Healthcare scientists working in medical physics apply physics and technical skills to the practice of medicine to help prevent, diagnose and treat many kinds of diseases and health conditions.
They research, develop and test specialist equipment used by medical staff in many areas including radiotherapy, ultrasound, nuclear medicine, laser technology and physiological monitoring.
The majority of healthcare scientists (also known as clinical scientists) working in medical physics are employed in the National Health Service (NHS) and play a central role in developing, planning and implementing patient treatment programmes. They work closely with other healthcare professionals, for example doctors and radiotherapists.
However, others are employed in medical equipment manufacturing companies, regulatory authorities, universities, research organisations and companies using radioactive materials.
Healthcare science staff working in medical physics usually specialise in areas such as:
- clinical pharmaceutical science;
- radiation safety physics;
- radiotherapy physics;
- diagnostic imaging services.
Medical physics is closely linked to clinical engineering.
Depending on the area in which they work, staff are involved in services to patients, research and development activities. These include:
- engaging in technical procedures, which form part of patient care and treatment, e.g. monitoring the spinal cord during spinal surgery or assessing the results of physiological measurement to assess organ function or blood flow;
- planning and supervising radiotherapy treatment in discussion with medical and other staff;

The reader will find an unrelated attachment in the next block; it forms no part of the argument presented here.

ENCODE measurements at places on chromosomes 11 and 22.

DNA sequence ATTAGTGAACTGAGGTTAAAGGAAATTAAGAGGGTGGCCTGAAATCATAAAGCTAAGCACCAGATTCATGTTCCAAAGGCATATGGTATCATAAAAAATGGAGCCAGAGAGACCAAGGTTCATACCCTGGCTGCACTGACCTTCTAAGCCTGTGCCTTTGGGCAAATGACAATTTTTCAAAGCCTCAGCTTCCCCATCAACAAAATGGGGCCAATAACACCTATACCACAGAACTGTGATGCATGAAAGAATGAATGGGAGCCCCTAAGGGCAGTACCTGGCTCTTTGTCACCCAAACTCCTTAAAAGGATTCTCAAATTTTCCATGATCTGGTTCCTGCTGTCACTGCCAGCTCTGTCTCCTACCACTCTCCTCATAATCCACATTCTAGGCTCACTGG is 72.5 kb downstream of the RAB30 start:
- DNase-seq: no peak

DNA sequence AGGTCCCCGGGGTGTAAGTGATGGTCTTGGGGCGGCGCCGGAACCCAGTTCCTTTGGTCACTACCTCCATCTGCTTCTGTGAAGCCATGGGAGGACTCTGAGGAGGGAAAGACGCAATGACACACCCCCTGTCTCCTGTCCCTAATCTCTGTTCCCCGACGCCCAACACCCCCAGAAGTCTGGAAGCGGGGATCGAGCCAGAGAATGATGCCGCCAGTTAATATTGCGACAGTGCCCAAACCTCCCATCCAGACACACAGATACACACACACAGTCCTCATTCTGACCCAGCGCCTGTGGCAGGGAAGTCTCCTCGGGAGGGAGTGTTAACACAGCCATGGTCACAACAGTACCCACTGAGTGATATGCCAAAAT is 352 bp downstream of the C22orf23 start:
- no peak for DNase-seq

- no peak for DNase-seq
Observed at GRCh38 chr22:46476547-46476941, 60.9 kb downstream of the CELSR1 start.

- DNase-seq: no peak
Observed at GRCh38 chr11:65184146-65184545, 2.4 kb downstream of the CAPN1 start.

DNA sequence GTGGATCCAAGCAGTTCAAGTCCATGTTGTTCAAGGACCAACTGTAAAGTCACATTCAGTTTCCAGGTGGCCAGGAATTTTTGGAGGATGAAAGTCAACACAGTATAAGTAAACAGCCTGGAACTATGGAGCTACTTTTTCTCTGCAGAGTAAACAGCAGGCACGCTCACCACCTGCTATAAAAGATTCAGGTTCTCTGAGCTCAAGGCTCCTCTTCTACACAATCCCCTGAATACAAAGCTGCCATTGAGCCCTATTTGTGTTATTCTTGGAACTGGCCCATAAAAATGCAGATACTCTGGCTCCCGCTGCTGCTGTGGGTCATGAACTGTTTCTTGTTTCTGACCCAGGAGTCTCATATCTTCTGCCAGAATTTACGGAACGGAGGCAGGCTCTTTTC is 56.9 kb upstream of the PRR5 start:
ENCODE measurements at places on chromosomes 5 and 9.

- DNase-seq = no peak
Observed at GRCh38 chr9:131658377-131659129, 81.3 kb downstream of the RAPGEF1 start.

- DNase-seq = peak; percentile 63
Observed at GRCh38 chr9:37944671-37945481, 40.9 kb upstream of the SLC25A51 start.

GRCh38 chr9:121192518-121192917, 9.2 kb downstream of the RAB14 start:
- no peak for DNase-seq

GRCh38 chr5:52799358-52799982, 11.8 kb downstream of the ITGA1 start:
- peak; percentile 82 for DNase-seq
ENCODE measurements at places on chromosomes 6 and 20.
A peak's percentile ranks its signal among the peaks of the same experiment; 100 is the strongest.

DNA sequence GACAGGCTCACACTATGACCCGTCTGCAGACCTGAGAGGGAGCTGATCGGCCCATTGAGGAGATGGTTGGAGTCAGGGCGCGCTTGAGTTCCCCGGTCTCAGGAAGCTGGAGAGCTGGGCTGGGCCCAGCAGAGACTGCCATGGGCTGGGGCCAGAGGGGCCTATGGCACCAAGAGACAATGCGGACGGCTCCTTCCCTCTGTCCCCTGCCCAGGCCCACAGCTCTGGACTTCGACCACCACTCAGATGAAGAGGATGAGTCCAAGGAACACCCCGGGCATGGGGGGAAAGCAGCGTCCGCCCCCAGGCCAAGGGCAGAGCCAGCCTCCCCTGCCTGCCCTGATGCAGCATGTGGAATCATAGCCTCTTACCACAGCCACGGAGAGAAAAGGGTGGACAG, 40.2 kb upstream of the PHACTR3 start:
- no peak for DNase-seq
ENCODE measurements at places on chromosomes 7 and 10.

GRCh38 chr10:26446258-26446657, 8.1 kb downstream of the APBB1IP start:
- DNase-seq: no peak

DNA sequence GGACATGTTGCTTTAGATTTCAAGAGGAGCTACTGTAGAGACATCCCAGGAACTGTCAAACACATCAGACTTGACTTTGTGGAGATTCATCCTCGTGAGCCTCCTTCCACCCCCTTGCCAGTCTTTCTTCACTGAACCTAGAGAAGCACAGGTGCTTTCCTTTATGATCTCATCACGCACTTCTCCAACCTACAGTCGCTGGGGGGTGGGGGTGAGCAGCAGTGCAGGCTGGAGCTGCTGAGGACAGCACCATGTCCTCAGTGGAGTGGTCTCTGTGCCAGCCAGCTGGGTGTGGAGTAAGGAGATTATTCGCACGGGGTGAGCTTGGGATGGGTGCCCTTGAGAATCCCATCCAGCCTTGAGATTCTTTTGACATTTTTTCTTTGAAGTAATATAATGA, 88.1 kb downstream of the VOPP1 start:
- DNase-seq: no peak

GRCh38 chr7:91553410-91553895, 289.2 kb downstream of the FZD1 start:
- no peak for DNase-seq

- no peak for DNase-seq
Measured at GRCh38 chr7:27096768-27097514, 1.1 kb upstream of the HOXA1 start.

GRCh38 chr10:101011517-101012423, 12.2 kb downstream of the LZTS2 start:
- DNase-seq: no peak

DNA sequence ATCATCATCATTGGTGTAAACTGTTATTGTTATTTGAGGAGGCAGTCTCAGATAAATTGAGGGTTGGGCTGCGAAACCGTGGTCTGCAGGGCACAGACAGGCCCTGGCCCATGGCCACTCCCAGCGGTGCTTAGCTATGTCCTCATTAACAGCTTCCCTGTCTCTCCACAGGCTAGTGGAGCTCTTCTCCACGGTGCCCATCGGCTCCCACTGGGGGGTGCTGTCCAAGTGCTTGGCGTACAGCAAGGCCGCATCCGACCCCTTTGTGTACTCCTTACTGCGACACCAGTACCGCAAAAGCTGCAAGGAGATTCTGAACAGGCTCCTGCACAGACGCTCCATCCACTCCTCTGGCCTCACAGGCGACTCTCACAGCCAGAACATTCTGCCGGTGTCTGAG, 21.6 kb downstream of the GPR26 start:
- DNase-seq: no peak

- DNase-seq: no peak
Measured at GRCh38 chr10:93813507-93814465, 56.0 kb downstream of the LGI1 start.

- working with patients in a range of roles, for example, explaining treatment procedures and possible side effects;
- liaising closely with doctors to add technical results to patient reports;
- training and advising medical physics technicians on new equipment and protocols;
- lecturing and training other health professionals, including radiographers, nurses and doctors in clinical practice;
- negotiating and agreeing changes to patient diagnosis techniques in response to new procedures;
- processing complex patient image data;
- acting as the on-call duty physicist to respond to problems and provide advice and technical assistance;
- developing techniques to show what is happening in the body using x-ray, MRI, laser, ultrasound and ultraviolet technologies and optimising use of these;
- researching new equipment developments and techniques, reviewing existing local practice, advising on procurement of new equipment and compiling reports to initiate changes;
- commissioning new or upgraded equipment to achieve compatibility with existing machines;
- monitoring equipment to ensure that correct and consistent results or outputs are achieved and ensuring that ongoing maintenance routines are followed;
- drafting and developing policies for operating equipment;
- troubleshooting problems with hardware and software;
- undertaking audit visits to hospital departments to check compliance with health and safety legislation, including personnel monitoring, decontamination routines, radioactive waste management and radiation detection advice.